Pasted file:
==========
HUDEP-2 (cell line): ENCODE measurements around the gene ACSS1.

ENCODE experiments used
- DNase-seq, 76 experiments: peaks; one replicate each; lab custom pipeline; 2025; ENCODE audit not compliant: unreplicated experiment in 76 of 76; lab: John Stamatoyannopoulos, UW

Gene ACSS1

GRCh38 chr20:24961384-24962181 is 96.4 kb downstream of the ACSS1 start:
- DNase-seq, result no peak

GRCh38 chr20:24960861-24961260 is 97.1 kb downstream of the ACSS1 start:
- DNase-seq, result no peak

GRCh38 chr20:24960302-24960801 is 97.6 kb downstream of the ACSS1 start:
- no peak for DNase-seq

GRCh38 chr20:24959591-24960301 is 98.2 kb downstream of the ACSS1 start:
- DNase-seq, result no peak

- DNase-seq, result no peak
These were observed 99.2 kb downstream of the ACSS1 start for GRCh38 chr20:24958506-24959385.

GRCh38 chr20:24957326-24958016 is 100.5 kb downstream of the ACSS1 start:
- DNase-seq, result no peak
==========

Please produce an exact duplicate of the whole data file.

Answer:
HUDEP-2 (cell line): ENCODE measurements around the gene ACSS1.

ENCODE experiments used
- DNase-seq, 76 experiments: peaks; one replicate each; lab custom pipeline; 2025; ENCODE audit not compliant: unreplicated experiment in 76 of 76; lab: John Stamatoyannopoulos, UW

Gene ACSS1

GRCh38 chr20:24961384-24962181 is 96.4 kb downstream of the ACSS1 start:
- DNase-seq, result no peak

GRCh38 chr20:24960861-24961260 is 97.1 kb downstream of the ACSS1 start:
- DNase-seq, result no peak

GRCh38 chr20:24960302-24960801 is 97.6 kb downstream of the ACSS1 start:
- no peak for DNase-seq

GRCh38 chr20:24959591-24960301 is 98.2 kb downstream of the ACSS1 start:
- DNase-seq, result no peak

- DNase-seq, result no peak
These were observed 99.2 kb downstream of the ACSS1 start for GRCh38 chr20:24958506-24959385.

GRCh38 chr20:24957326-24958016 is 100.5 kb downstream of the ACSS1 start:
- DNase-seq, result no peak